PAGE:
I believe this has been covered by TOD a number of times but can someone comment (Dave perhaps) why traders don't have a linear price increase to $100+ in a few years?

My first thought is that traders, even if they understand peak oil, will not commit that far out because at some point high prices might slow economic growth (recession?) and lead to the infamous demand destruction thereby increasing supply and lowering the price. But I have no idea if this is how traders or markets work.

Can someone shed some light on this? Even to the point of a new thread discussing how far out the Futures market is accurately identifying price increases? Were they accurate 12 months ago in setting the price for June- September 2005?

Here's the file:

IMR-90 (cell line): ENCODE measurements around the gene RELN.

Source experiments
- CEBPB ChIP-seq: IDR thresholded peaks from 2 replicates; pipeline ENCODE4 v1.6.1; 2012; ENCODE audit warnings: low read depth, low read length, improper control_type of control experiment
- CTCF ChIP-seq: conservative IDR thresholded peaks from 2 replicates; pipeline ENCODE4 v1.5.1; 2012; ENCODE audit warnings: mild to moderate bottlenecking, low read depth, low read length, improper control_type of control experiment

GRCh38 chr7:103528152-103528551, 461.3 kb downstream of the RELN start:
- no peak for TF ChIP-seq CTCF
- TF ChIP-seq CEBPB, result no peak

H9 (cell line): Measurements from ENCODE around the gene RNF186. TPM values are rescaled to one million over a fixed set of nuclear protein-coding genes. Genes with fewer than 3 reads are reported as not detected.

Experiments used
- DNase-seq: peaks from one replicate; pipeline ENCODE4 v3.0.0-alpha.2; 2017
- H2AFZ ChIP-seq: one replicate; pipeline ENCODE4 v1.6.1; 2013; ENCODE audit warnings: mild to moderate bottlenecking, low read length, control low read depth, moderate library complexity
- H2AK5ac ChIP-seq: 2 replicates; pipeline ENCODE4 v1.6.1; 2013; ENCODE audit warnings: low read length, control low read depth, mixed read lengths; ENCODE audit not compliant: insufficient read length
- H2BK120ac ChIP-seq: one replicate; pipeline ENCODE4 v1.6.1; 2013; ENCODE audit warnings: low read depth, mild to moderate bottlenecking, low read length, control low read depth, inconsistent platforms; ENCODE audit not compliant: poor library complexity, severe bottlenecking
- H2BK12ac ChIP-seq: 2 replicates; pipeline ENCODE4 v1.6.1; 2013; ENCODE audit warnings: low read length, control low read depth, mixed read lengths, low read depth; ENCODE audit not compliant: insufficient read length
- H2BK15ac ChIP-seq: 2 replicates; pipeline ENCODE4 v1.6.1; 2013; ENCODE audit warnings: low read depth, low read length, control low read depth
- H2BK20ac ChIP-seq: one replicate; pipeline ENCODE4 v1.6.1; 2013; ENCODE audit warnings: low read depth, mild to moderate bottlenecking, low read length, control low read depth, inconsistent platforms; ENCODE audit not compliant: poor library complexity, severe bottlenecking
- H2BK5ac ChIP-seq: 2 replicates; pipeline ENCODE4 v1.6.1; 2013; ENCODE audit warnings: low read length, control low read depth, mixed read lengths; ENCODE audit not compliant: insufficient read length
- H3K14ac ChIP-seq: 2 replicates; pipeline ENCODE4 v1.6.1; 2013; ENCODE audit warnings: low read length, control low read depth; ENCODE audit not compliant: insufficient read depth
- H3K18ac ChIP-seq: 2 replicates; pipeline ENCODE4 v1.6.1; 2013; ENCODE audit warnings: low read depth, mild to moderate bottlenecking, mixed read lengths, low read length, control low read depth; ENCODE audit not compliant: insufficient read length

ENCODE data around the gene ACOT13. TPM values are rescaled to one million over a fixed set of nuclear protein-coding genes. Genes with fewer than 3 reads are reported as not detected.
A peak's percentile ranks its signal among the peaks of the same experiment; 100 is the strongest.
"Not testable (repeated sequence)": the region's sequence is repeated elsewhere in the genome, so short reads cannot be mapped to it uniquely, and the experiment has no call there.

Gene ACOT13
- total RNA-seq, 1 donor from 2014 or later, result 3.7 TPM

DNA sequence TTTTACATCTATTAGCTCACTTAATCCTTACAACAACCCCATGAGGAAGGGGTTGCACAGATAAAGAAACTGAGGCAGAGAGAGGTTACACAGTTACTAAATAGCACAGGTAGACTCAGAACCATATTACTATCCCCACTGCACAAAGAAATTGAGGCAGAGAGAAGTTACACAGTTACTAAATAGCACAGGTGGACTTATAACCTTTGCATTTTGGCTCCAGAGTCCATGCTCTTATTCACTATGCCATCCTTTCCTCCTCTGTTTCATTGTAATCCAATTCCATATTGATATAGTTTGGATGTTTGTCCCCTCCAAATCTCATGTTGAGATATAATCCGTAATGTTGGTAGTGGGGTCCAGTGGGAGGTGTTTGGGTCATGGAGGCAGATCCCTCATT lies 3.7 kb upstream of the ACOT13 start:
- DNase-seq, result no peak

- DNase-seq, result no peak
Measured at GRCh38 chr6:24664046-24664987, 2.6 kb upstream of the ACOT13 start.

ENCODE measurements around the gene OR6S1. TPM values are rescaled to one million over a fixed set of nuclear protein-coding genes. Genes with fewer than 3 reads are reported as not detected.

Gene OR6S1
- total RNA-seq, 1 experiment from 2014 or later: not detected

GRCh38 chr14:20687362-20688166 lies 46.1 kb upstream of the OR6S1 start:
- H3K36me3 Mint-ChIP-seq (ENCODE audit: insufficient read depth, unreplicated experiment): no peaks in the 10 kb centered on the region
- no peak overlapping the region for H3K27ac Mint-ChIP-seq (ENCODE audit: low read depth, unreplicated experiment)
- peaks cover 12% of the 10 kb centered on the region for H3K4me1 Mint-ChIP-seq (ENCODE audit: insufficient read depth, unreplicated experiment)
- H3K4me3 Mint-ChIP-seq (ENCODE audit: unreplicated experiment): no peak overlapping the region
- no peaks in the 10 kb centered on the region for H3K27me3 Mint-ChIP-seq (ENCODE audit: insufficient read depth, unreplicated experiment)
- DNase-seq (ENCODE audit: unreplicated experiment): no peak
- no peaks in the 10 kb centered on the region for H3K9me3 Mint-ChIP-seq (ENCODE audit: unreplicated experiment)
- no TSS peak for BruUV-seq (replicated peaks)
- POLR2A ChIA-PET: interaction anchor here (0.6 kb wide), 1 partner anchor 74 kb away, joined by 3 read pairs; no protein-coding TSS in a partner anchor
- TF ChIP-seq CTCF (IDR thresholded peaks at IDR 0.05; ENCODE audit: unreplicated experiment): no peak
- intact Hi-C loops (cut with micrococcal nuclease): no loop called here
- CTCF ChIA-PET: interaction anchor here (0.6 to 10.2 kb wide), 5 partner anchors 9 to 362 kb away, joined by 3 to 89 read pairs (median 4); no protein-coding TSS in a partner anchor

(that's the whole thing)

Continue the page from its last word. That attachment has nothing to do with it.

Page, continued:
This seems to be another piece of the puzzle that is used by both sides when it suits them.

Mr. Featherstone, the author of the Lew Rockwell article doesn't appear to know much about oil.

It would be easier to take him seriously if he had correctly identified Hubbert instead of 'Hubbard' as the man who first discussed peak oil.

Also he said:

"I've heard peak oil estimated as soon as November, 2007"

but the famous Kenneth S. Deffeyes has said that the peak will be Thanksgiving day 2005.

I couldn't get past these two blunders.